Big Brother runner-up Derek Frazier is ‘tall, gay, black and fabulous’

"Big Brother" Runner-up Derek Frazier holds nothing back when it comes to his body confidence, which he learned as the son of a boxing champion and his dreams

Big Brother Runner-up Derek Frazier is holding back nothing when it comes to his body confidence skills, learned as the son of a boxing champion, and his dreams of “big gay black” representation. (Image credit: Getty Images)

It shows is Yahoo Life’s body image series, exploring the journeys of influential and inspiring personalities as they explore what body confidence, body neutrality and self-love mean to them.

Say what you want big brother 23Runner-up Derek Frazier, but the 31-year-old son of boxing champ Smokin’ Joe Frazier knows his worth – and he doesn’t let anyone rain his parade.

“I enjoy being a big guy. Are there things I want to work on? Yeah, but that’s the thing: I want to work on that I myself‘ Frazier tells Yahoo Life. “I’m tall, gay, black and fabulous. I have a great personality and if I make you uncomfortable, that’s on you. Not me.”

Indeed, Frazier’s larger than life personality made him a fan favorite big brother 23, for which he came second after housemate Xavier Prather won the top prize. Regardless of where he was placed, Frazier says he still feels like a winner — especially since his appearance on the show has provided opportunities for him to talk about body confidence, a topic close to his heart.

“It’s so funny. I have faith in my body now, but four years ago you couldn’t tell me that,” he says. “I knew I was always going to be a big guy, but I had to go through a phase to understand you know what do i want to be I went through that skinny era where my head looked like a big ass bobblehead doll. I remember that era very briefly, the one part I enjoyed: walking inside [clothing] store and just buy whatever I want. That was great, of course, but I realized that nothing had changed [in life overall].”

“It made me realize, oh I did all this starving myself, eating less than 1,000 calories a day, lost all this crazy weight in six months, for what?” he continues. “That’s when I realized, you know what? I have to do this for myself.”

Frazier credits his time on the show with helping him unravel years of inner turmoil stemming from his childhood. The son of a world-class boxing champion, he explains, he put pressure on him to “rise” to the standard of his famously fit father, who he says was a huge supporter in his life.

“My father never pushed [extreme fitness] on me,” he says. “He wanted me to focus on school and live my best life. Now sometimes I sit back and say, ‘I wish he’d kicked my ass a little.’ But you know, he’s never made me feel like being big as I am or who I am is a problem.”

Frazier couldn’t resist the pressures of adjusting to growing up, though he says in retrospect that it made him stronger.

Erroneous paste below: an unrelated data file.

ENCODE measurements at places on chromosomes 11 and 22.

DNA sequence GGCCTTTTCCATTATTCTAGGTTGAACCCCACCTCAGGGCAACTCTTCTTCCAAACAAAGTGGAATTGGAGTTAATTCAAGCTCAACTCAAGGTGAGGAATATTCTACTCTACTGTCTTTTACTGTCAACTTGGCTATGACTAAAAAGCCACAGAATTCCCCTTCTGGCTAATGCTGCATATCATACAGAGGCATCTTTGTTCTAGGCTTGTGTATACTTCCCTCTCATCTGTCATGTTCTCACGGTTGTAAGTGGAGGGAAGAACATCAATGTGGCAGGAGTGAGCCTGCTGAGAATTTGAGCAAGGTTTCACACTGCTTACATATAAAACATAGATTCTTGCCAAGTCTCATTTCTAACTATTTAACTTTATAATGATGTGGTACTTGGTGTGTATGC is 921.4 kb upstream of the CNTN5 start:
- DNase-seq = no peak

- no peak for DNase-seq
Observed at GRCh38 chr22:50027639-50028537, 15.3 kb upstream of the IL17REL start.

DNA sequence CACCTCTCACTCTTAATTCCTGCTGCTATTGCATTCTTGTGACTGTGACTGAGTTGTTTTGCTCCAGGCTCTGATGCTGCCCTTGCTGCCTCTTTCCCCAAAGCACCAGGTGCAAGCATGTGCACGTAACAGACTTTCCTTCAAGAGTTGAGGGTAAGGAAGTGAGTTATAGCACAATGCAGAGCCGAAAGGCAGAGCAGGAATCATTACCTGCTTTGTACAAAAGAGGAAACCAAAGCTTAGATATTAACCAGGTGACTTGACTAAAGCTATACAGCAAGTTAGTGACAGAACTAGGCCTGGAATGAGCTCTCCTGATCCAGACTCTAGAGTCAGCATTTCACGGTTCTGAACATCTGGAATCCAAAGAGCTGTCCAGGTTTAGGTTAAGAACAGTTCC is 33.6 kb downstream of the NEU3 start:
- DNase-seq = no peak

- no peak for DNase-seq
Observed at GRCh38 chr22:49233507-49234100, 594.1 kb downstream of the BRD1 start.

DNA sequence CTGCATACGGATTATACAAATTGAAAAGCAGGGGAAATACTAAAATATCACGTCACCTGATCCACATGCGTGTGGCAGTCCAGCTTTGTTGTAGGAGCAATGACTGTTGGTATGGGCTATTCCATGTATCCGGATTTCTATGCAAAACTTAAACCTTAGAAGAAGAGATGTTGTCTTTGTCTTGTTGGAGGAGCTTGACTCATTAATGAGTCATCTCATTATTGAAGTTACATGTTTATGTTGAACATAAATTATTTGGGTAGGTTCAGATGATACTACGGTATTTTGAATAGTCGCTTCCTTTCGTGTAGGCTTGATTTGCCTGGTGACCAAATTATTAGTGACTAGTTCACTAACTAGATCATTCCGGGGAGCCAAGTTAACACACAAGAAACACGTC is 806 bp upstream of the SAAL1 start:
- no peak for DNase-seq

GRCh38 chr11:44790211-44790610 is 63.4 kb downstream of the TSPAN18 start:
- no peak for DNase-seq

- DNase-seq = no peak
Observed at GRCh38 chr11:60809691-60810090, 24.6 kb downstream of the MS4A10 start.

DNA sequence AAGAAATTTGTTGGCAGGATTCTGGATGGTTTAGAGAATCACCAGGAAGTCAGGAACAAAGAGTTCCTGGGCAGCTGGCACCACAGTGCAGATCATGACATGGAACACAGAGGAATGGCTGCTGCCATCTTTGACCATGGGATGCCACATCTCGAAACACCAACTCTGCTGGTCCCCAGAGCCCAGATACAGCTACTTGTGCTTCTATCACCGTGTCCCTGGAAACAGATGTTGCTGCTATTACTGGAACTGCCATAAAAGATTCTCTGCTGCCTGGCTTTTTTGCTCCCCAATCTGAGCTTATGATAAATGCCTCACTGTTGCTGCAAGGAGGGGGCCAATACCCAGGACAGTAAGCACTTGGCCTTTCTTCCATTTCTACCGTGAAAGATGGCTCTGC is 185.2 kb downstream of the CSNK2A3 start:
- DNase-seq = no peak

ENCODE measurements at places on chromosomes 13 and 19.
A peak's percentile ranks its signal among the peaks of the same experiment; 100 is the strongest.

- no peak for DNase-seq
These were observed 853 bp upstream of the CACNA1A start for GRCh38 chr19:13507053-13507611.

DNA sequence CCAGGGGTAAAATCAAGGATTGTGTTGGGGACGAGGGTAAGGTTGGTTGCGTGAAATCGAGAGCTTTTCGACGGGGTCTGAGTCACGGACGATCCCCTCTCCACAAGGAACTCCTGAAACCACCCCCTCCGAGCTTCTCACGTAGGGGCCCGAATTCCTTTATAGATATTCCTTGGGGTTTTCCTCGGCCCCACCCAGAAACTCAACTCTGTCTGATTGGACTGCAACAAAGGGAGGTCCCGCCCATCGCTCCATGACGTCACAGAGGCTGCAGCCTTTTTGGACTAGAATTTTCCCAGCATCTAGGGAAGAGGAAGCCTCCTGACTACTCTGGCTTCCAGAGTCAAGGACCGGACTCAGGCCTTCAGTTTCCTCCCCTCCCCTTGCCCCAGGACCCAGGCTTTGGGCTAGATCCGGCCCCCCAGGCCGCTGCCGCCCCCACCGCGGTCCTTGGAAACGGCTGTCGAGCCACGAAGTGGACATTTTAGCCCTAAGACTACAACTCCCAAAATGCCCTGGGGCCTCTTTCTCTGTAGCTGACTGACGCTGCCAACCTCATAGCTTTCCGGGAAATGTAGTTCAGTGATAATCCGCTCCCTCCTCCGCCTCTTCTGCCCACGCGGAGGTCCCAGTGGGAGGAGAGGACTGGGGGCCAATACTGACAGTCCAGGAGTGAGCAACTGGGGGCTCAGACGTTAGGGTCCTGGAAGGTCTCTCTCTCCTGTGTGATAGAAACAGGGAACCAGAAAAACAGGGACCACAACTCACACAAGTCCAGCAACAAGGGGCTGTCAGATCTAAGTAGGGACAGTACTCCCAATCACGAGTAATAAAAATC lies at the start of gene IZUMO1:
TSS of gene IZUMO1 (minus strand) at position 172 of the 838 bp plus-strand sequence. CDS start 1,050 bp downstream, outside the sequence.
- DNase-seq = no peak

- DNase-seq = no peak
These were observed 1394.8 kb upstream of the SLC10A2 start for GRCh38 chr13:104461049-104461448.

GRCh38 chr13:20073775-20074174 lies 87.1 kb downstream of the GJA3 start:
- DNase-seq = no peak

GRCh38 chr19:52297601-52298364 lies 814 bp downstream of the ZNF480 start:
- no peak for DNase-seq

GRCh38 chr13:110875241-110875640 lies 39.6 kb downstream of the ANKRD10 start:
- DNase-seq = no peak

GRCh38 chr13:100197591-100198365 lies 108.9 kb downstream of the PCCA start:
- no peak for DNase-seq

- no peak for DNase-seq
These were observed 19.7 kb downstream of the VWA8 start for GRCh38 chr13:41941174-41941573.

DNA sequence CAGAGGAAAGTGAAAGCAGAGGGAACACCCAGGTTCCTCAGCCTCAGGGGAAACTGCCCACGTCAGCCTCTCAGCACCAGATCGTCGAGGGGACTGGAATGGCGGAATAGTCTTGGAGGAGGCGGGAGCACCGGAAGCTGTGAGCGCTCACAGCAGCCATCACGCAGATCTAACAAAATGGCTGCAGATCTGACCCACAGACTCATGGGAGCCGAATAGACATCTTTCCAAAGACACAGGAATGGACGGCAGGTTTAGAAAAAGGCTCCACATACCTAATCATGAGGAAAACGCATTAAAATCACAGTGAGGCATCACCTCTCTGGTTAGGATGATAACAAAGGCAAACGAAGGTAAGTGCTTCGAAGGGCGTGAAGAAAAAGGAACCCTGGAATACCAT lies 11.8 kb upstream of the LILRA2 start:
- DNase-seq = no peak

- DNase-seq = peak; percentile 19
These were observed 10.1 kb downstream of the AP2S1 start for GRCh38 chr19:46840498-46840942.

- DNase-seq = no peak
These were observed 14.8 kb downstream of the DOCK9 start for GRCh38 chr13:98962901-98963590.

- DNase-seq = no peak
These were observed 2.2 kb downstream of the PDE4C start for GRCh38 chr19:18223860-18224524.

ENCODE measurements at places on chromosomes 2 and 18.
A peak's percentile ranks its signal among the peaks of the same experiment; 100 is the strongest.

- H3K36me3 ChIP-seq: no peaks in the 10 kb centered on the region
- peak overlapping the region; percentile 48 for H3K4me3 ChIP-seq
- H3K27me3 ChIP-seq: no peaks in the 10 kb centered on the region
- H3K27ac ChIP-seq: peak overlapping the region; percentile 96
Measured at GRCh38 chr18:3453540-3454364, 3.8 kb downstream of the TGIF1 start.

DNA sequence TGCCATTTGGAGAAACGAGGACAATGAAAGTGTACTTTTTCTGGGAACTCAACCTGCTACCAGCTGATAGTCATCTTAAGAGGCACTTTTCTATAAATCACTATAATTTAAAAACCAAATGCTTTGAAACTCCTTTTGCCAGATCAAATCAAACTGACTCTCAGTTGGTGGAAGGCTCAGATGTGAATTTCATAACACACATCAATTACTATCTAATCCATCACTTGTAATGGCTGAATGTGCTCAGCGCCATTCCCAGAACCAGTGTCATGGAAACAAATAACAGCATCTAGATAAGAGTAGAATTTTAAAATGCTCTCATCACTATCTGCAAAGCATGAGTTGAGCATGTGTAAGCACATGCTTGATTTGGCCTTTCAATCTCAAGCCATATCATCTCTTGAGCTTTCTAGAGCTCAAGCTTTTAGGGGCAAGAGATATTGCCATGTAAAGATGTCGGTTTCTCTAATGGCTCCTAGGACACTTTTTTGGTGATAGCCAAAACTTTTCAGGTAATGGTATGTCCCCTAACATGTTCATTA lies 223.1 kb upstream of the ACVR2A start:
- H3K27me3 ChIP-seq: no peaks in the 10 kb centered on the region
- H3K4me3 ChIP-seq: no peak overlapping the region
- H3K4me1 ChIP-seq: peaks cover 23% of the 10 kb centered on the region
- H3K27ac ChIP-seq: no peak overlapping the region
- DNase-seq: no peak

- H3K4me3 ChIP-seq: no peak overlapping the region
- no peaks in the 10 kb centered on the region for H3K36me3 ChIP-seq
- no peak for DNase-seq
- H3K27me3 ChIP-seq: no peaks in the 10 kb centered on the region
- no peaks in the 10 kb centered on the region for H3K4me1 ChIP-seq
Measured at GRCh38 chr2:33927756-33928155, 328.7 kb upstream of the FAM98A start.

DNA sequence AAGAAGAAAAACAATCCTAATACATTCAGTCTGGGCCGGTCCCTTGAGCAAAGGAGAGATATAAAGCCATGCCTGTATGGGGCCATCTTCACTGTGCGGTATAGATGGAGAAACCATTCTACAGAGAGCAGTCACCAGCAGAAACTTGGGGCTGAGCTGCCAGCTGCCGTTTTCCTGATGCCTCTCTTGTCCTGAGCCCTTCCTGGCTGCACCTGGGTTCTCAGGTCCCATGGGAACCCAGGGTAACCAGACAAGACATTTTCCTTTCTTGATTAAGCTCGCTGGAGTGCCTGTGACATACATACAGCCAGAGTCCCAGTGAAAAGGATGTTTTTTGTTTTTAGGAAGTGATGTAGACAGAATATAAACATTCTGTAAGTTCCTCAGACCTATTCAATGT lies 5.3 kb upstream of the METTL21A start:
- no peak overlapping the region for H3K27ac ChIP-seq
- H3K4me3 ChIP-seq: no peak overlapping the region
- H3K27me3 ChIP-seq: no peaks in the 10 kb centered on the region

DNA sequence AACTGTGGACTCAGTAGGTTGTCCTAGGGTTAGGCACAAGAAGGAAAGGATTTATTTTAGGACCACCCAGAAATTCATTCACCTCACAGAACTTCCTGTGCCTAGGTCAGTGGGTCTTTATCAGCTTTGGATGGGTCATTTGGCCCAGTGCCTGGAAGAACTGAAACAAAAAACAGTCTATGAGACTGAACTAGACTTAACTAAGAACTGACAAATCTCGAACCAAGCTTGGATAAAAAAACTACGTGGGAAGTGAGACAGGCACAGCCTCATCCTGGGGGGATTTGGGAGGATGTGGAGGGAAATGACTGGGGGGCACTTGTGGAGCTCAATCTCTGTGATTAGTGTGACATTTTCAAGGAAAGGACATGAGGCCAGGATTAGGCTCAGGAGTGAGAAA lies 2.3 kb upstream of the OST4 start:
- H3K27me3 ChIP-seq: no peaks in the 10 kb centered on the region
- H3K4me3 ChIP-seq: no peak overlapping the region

“Because I’m Joe Frazier’s son, people consider me an embarrassment because they’re like, ‘How do you go from this world heavyweight champion to this guy? He is gay. He is tall. He’s not like Joe Frazier at all,’” he recalls. “I’ve probably had to deal with that my whole life. Am I grateful for that? Yes, because it taught me a lot. I don’t wish it on anyone, but I’m glad I went through it because it taught me what people can be like — and it also gave me the backbone I needed to stand up for myself.”

Frazier has certainly come a long way, and now he’s using his platform to shine the spotlight on others and celebrate beauty in all shapes and sizes in the virtual world Bodcon 2023 on Sunday March 5 for which he will speak about the lessons he has learned in life and why it is important for men – especially gay men of color – to have conversations about disruptive standards of beauty.

“I never thought in a million years there would be a BodCon,” he says. “I’m really excited because, being a big guy, I’ve struggled in a lot of areas and it’s taken me until now, at the age of 31, to kind of get to the point where I like, like I look.”

Looking ahead, Frazier hopes to be a beacon to other plus-size men who have been their own “saboteurs” for so long.

“I think guys are afraid to talk about their bodies and I hate it because it’s so fucked up,” he explains. “If you think about it, over the years, men have been able to look however they want and they never got the same kind of stigma that women did. So, I think when men talk about it, it’s like, ‘What are you talking about? I’ve looked or been like this for years.’ I think the plus size men don’t really talk about their bodies because they’ve come to terms with being their own saboteurs and keeping it to themselves not to make it public, while women because they’ve had to come to terms with their bodies Image public for years, more on a platform.”

That’s why, Frazier says, he hopes more stories like his can inspire other “big, gay men” to not apologize, to be themselves — and to understand that their experience is, in fact, their “power.”

“There might be someone out there who’s like, ‘Wow, I don’t feel attractive. I do not look good,”he says. “And that’s why I don’t just stand up for myself, but also for other people. If I need to be that person to kick that door down and push for more people to look like me on TV shows so people can have others to relate to then baby let’s go.

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